The slow creep of inflation

NOTE: This post is more than 12 months old, and the information contained within may no longer be accurate.

Consumer price inflation, the rate at which the prices of goods and services bought by households rise and fall, is estimated using 3 price indices, Retail Price Index (RPI), Consumer Price Index (CPI) and CPIH (this is CPI including owner occupier’s housing costs).  CPIH has been adopted since 2017 over CPI as being the UK’s most comprehensive measure of inflation.  CPI is primarily still published to remain in line with European regulations.

Last month, The Treasury confirmed that CPIH would become the measure of choice with the ultimate change taking effect from 2030. However, in the meantime, there is a two-tiered approach with CPIH being deployed in some instances and RPI in others.

RPI was initially introduced in 1946 as a means of the government being able to have an adequate measure of changes in the cost of living. CPIH rates have been published since 2013 and is now considered to be a truer reflection of the change in the cost of living.  The difference between RPI and CPIH can typically be around 1% pa.

So, who are the likely winners and losers in the battle of the indices? Both student loans and the annual increase in rail fares, for example season tickets, will continue to be linked to RPI. Rail fares increases are linked to the RPI figure from the previous July, which this year was 1.6%, higher than CPIH of 1.1%. In recent years the difference has been closer to 1% which can make a considerable difference on a long-distance commute.

RPI will continue to be the measure of choice for inflation linked bonds already issued by the government. As well as pension funds which often hold billions of pounds of these bonds. Defined Benefit (DB) pension schemes which provide scheme members with a pension promise often linked to RPI, are likely to see future increases being less generous. Lifetime annuities linked to RPI are also likely to suffer a similar fate with a fall in annual increases.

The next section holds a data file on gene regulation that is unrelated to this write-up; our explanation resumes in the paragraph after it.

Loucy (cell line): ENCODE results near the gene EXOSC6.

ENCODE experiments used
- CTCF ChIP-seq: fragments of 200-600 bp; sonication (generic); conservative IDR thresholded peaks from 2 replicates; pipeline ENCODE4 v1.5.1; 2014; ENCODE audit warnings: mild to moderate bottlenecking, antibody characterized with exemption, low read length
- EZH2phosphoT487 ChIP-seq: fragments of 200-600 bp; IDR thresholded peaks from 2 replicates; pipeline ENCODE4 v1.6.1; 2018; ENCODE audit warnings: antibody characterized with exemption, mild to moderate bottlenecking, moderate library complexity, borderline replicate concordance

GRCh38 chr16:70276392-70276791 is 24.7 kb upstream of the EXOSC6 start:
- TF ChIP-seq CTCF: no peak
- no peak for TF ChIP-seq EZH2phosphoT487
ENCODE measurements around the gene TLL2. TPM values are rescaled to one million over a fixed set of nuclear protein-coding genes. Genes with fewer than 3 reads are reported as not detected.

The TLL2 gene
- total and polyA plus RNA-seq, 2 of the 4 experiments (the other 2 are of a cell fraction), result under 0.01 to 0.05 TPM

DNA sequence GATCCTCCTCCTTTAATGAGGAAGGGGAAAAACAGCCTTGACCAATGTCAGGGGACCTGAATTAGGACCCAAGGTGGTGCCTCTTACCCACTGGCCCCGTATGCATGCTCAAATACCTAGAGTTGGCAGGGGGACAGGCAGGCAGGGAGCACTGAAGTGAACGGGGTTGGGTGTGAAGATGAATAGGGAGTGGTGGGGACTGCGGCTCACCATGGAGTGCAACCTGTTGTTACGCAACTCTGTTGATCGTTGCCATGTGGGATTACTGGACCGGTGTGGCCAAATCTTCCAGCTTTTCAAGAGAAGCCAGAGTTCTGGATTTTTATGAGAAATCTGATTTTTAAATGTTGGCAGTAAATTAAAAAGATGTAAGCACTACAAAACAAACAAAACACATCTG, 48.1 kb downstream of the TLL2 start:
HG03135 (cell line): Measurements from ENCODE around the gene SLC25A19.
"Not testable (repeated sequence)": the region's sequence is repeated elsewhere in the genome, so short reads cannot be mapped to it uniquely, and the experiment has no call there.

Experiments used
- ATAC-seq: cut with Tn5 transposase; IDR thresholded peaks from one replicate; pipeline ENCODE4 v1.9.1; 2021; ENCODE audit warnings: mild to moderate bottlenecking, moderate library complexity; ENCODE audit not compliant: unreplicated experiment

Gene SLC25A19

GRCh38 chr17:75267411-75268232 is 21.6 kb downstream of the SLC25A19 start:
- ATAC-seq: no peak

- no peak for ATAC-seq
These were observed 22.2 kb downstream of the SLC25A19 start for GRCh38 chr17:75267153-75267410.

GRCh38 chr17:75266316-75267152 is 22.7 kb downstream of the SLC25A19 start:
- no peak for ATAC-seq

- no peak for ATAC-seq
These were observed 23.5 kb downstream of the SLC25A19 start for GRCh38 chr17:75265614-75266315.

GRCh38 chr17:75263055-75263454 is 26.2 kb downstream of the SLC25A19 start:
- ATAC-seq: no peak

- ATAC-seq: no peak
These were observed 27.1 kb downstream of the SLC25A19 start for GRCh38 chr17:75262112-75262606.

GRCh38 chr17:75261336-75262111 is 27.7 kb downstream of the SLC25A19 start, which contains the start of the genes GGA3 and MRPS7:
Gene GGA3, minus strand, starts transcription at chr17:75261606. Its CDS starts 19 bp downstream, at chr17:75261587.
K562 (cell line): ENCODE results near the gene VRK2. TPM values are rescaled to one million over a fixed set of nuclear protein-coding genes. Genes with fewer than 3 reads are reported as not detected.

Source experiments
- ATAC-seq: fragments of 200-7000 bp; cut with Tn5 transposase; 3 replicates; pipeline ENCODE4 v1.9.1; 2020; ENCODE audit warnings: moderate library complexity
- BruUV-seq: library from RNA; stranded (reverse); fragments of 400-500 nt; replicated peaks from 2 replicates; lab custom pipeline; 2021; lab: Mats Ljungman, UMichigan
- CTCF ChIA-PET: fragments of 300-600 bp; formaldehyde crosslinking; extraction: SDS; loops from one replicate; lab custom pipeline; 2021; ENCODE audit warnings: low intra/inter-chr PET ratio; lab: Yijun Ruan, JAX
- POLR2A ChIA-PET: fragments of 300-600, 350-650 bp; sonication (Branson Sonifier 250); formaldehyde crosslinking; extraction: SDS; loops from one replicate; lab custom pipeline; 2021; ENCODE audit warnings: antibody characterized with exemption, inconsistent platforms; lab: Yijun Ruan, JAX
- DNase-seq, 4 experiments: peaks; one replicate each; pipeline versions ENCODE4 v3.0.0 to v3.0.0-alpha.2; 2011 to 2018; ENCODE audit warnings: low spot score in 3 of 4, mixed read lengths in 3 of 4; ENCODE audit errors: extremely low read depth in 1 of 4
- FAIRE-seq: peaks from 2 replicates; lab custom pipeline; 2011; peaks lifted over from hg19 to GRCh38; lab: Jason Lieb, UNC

A further consequence is that anyone in a DB pension scheme who is considering taking advice on transferring to a Defined Contribution plan could see the transfer value offered cut to reflect lower future increases (had they stayed in the scheme). Although of course, this in isolation would not be a robust enough reason to move away from a DB scheme e.g., giving up a pension promise with no member investment risk.

As with many issues, government dictates there is little that the average Joe / Jo can do to alter policy, other than lobby their local M.P. or vote in local and general elections. However, engaging with a financial adviser, having regular reviews, keeping abreast of legislative changes – tax allowances, being appraised of your personal financial position both immediate and longer term can prove to be very empowering.

If you would like to feel in more control of your finances or would like to see if you are in a position to stop working or reduce your hours, please contact us at Wingate.

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